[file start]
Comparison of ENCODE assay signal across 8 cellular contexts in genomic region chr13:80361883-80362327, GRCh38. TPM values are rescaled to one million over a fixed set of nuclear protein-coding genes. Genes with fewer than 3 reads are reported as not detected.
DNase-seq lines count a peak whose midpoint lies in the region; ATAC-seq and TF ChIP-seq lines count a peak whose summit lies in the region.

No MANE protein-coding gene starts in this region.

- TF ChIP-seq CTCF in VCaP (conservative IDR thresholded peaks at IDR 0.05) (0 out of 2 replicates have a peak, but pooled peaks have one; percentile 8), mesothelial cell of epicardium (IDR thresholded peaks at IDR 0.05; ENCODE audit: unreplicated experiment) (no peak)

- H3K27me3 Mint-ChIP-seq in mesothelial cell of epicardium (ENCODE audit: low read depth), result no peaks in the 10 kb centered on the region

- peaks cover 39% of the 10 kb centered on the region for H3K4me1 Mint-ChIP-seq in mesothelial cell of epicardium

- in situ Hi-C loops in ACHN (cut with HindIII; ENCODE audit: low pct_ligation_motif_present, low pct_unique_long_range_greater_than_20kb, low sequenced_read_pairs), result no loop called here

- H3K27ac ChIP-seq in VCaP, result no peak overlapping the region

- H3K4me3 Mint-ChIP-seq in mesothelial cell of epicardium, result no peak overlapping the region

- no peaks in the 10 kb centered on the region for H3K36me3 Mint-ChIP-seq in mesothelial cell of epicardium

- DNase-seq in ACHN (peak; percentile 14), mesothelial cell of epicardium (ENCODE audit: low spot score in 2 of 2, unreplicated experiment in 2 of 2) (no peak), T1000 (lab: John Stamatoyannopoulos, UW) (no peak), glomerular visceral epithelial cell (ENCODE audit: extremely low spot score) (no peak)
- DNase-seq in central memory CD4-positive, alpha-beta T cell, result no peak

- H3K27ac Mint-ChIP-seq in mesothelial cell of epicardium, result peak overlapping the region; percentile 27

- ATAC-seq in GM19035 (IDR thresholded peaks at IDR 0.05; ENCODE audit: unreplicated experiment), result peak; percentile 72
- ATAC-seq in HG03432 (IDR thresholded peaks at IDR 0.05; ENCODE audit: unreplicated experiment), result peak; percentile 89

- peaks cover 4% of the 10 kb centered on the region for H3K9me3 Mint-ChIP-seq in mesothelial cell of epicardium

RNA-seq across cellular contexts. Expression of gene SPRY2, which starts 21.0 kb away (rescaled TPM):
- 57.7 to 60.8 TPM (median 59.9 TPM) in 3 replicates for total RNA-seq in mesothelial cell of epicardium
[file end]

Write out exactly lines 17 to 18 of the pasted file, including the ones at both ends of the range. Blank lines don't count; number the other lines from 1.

RNA-seq across cellular contexts. Expression of gene SPRY2, which starts 21.0 kb away (rescaled TPM):
- 57.7 to 60.8 TPM (median 59.9 TPM) in 3 replicates for total RNA-seq in mesothelial cell of epicardium